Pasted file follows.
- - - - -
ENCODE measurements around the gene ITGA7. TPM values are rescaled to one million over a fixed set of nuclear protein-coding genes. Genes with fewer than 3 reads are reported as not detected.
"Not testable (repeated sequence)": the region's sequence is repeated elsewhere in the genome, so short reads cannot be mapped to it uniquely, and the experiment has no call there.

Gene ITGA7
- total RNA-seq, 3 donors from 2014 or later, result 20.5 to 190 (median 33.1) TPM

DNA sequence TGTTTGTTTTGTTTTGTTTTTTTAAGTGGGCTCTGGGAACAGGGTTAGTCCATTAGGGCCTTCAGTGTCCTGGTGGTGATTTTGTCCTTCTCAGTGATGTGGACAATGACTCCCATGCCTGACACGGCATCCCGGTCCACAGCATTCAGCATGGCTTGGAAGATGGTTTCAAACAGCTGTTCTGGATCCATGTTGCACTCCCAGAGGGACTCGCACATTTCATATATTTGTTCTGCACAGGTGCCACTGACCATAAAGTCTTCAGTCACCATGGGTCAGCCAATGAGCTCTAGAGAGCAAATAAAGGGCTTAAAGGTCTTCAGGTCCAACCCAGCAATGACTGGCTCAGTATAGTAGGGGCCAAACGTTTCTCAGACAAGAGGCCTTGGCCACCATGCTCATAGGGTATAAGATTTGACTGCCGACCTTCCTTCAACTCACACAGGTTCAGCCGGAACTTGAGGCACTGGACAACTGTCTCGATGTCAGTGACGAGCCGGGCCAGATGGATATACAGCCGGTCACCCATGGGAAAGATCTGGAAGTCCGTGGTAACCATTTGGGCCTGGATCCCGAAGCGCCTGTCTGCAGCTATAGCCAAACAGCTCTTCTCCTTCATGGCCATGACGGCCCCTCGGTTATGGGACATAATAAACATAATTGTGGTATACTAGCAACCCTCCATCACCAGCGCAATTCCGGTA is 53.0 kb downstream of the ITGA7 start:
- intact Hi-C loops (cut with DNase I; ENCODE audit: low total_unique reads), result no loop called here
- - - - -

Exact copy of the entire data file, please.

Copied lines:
ENCODE measurements around the gene ITGA7. TPM values are rescaled to one million over a fixed set of nuclear protein-coding genes. Genes with fewer than 3 reads are reported as not detected.
"Not testable (repeated sequence)": the region's sequence is repeated elsewhere in the genome, so short reads cannot be mapped to it uniquely, and the experiment has no call there.

Gene ITGA7
- total RNA-seq, 3 donors from 2014 or later, result 20.5 to 190 (median 33.1) TPM

DNA sequence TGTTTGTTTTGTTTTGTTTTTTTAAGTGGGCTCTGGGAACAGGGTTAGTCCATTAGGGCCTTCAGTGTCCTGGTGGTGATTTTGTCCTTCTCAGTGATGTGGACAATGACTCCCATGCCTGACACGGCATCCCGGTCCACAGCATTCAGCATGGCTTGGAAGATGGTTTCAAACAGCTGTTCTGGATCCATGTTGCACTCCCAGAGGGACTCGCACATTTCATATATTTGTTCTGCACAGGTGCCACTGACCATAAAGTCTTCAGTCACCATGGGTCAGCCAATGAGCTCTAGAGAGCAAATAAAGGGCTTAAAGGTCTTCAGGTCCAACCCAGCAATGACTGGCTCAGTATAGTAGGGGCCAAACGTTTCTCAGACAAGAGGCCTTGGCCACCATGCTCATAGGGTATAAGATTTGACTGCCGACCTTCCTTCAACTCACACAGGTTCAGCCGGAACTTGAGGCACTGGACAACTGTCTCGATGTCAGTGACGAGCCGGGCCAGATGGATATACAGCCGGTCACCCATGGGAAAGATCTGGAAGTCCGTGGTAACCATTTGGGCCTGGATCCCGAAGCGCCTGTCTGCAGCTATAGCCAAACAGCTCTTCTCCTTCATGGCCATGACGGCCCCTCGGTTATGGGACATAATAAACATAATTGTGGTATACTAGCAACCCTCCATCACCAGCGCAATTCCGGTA is 53.0 kb downstream of the ITGA7 start:
- intact Hi-C loops (cut with DNase I; ENCODE audit: low total_unique reads), result no loop called here